PALOS VERDES ESTATES — Has this wealthy city found a way out of its peculiar tax situation in which "small houses pay the same as big houses" and residents vote on taxes every two years?
Robert Ringle, a retired Northrop Corp. executive and chairman of the city's Tax Equity Committee, believes it has.
"We have come up with an idea that is as near to equitable as we could make it," Ringle said.
His committee--appointed by the City Council to reflect a wide range of community thinking on taxation--has proposed a new 15- to 20-year general property tax designed to replace a system in which voters, since passage of Proposition 13 in 1978, are asked every two years to decide on special taxes for such basic city services as paramedics and street maintenance. A council-enacted utility users tax to finance capital improvements also would be replaced.
But Mayor Ronald Florance, who supports the concept of a general tax for the city, said it is too early to tell whether this proposal will fly.
'Suspicious of General Taxes'
"There will be controversy on this," he said, explaining that Palos Verdes Estates is a fiscally conservative community where people "are suspicious of general taxes and want a voice in taxes" at the voting booth.
The tax proposal calls for a two-part rate structure, based on both the square footage of land parcels and the square footage of habitable structures. The approximate initial rates suggested by the committee are 2 cents per square foot for parcels and 7 cents per square foot for structures. The committee also recommends limiting rate adjustments to once a year.
Since passage of Proposition 13 cut deeply into city revenues, voters here have rejected two general taxes, the last in 1983. But two temporary property taxes--for firefighters and paramedics and for parkland maintenance--have been approved. The more recent one carried by an overwhelming margin last year.
The council enacted a 10% utility tax in 1983 to finance a capital improvement program that includes replacement of deteriorated storm drains and the addition of new drains. The city has been hit by a series of lawsuits by residents alleging that their property was damaged because of faulty drains.
Obeying Prop. 13
The committee proposal is an effort to work within the strict confines set by Proposition 13, which prohibits a tax rate raise based on property value. It also requires approval of two-thirds of the voters to enact a special tax for specific services.
However, city officials believe the general tax measure being proposed would require simple majority approval.
While conceding that the present system of temporary taxes and the utility levy is providing the revenue the city needs, Ringle contends that it is no way to run a city.
"It's hand to mouth," he said.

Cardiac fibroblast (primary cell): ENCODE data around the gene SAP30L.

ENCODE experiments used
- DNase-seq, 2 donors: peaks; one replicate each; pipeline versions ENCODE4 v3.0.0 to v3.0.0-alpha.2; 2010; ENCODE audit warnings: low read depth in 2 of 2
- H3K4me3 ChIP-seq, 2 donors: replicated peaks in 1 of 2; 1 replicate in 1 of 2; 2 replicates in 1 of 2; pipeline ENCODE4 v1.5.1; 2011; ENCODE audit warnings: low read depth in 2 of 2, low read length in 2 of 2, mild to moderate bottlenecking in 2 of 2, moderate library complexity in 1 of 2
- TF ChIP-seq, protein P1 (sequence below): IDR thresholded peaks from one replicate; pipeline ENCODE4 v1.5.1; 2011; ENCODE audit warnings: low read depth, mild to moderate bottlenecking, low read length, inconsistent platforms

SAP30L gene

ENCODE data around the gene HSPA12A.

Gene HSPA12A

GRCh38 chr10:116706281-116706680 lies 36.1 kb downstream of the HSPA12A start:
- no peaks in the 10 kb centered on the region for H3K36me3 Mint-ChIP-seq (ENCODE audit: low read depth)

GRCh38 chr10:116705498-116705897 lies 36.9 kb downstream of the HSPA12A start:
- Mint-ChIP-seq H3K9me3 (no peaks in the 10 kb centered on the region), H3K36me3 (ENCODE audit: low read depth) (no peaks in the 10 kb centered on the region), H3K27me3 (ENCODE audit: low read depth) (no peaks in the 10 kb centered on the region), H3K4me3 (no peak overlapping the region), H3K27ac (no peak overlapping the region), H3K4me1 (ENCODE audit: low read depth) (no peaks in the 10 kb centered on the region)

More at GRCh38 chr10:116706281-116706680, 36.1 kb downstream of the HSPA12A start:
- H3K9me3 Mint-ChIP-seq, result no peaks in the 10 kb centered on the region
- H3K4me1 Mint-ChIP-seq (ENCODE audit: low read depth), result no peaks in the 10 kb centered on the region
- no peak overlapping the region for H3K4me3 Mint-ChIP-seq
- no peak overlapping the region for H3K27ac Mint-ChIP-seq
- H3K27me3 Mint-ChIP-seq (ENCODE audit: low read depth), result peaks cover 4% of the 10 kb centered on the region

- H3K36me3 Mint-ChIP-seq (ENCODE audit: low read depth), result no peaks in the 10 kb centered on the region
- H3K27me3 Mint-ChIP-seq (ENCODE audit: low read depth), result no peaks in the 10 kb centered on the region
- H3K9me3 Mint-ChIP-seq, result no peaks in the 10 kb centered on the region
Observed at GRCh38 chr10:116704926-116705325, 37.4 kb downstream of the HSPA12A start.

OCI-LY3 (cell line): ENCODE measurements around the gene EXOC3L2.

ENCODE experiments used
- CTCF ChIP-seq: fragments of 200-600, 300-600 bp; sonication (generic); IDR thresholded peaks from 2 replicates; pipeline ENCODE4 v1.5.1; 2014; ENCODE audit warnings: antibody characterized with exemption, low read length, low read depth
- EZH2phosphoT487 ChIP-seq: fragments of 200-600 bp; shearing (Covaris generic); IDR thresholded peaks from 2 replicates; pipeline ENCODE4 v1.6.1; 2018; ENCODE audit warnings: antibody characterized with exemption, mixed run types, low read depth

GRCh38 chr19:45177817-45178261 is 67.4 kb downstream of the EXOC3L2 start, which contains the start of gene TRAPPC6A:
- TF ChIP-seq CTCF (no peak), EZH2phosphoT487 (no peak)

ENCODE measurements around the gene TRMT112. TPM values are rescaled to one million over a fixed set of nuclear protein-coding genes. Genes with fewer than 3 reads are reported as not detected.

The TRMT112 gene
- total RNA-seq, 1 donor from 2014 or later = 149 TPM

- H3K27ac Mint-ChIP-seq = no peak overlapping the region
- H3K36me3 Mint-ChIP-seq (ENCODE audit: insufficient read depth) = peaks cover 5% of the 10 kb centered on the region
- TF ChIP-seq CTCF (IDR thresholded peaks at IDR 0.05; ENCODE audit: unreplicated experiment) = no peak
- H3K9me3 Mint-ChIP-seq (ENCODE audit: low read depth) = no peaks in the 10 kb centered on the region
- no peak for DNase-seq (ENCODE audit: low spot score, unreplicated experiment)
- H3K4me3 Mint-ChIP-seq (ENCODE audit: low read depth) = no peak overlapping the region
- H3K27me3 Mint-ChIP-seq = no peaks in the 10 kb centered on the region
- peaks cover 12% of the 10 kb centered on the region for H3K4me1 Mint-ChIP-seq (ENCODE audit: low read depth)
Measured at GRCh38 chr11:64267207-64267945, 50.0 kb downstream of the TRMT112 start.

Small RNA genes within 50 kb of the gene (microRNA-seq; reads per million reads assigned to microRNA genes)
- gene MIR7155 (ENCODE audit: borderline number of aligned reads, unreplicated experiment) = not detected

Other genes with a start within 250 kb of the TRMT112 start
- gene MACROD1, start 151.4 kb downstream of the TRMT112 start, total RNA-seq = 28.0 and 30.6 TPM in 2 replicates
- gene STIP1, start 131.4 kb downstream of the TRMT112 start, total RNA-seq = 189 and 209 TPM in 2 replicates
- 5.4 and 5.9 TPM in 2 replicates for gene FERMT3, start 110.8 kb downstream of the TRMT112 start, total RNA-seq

The city staff agrees. "One of these taxes comes due every two years, and if they're not passed, we're in a fiscal crisis," said interim City Manager Bill Fawell.
The temporary property taxes supply nearly $1.5 million of the city's current budget of $6.5 million, officials said. The utility tax brings in $1.2 million a year for capital improvements.
March '86 Vote Probable
The general tax proposal has gone to the city Financial Advisory Committee, which is expected to make a recommendation to the council March 12. Florance said the measure, if approved by the council, most likely would be on the city election ballot next March.
The property tax also would be deductible from residents' federal and state income taxes, unlike the present utility tax, he said.
The committee report said property owners would pay no more under the general tax than they now do for the combined temporary taxes and the utility measure. The tax would be limited to supporting only those functions financed by the measures it would replace.
Ringle said the tax's best selling point is its two-part rate structure because it corrects the inequities of the temporary taxes, which charge real property owners the same amount regardless of size or usage of the land. "Small houses pay the same as big houses and a lot of people think this is unfair," he said.
Requires 'Selling Job'
"I think the tax will be acceptable if the right effort is put in to get the people to understand it, and that takes a selling job," said Ringle.
Mayor Florance agreed, saying that the reason the last general tax failed was because people did not understand it. "It's going to take a lot of bootstrapping, a lot of grass-roots committees going out, a lot of brochures, meetings, coffees and wine-and-cheese parties," he said.
As an example of the challenge, Florance said that a key point made by the committee--that there is inequity in everyone paying the same amount--is not a problem to some people: "They feel that the need for paramedics and police is the same, regardless of whether you live in a big house or a little house."